Pat Russo Spring 2010
Curriculum & Instruction Dept. Office: 252C Wilber Hall
SUNY Oswego Phone: 312‑2632
E-mail: pat.russo@Oswego.edu Web page: www.oswego.edu/~prusso1
Office Hours: Mon, Tues, & Wed 10:00-12:00, and by appointment
EDU 301 – Schooling, Pedagogy, and Social Justice -- SYLLABUS
OVERVIEW: What does it mean to be a teacher? Many of the education courses you take will help you learn how to teach. This course is designed to help you think about being a teacher. What does it mean to say, “I am a teacher?” What kinds of things do I value and what does this mean for my teaching, today’s schools, and the learning of my students? What is the purpose of schooling? Where do I fit into society’s expectations for teachers, students, and schools? What role can I play in determining the place of teachers and schools in our society? The answers we find to these questions will determine what we teach, how we teach, and how we explain our decisions.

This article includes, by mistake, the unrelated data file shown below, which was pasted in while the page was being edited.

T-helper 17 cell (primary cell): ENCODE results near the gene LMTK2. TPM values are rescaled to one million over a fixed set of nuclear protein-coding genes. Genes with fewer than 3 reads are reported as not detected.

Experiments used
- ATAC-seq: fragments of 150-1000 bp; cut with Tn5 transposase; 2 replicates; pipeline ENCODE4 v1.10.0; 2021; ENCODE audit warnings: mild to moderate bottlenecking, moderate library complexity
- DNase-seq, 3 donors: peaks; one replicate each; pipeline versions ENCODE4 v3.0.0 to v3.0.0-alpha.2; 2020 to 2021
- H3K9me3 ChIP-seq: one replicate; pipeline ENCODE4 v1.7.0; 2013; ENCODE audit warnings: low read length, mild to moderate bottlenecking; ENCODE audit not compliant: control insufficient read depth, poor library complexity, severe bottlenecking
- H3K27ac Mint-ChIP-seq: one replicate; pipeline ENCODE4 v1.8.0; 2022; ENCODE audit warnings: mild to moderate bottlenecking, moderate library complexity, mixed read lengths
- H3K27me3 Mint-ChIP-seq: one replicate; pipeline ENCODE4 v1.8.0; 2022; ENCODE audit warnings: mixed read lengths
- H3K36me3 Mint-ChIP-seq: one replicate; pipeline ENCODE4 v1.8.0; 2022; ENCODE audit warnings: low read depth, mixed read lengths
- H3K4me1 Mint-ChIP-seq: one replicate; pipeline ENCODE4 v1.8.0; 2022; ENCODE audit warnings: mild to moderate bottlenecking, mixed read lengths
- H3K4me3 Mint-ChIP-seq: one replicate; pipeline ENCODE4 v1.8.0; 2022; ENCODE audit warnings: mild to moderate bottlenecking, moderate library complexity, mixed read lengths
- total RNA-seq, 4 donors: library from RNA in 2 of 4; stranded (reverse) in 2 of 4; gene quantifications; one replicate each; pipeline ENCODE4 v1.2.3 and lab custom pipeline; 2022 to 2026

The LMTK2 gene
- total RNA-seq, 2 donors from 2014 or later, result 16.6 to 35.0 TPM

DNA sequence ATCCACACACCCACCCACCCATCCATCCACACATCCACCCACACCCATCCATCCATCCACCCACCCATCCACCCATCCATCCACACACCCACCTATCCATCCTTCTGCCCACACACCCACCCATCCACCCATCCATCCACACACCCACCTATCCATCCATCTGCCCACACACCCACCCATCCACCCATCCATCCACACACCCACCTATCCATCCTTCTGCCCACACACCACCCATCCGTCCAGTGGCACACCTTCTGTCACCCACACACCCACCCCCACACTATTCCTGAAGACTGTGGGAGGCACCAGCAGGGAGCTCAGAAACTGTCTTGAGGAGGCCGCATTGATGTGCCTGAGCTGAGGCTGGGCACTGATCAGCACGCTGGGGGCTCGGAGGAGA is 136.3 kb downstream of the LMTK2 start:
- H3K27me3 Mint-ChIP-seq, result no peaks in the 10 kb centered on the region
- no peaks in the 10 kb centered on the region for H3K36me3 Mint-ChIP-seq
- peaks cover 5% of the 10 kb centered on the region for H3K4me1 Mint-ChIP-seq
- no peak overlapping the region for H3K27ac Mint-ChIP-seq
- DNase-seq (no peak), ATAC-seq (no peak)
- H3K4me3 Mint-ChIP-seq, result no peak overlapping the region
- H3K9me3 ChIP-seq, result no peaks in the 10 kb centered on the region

To answer the question, “What does it mean to be a teacher?” we must examine the relationship between schools and the society in which they exist. In this course, we will consider the meanings made of schooling and teaching in the United States in light of three perspectives: 1) a historical perspective spanning 250 years of schooling; 2) a sociological perspective that focuses on social structures, current social issues, and social justice; and 3) an authentic, or real-world perspective that we get from the views of current educators. You will add to this a fourth view, your own perspective of having actively participated as a student of a school system (and in some cases, as an employee of a school system or as a parent of a student). A key goal of the course is to challenge and enhance how you think about many social structures, school structures, and underlying assumptions that shape teaching and schooling. About half of the course will be devoted to thinking about the history of schooling. The other half will focus on contemporary schools and society.
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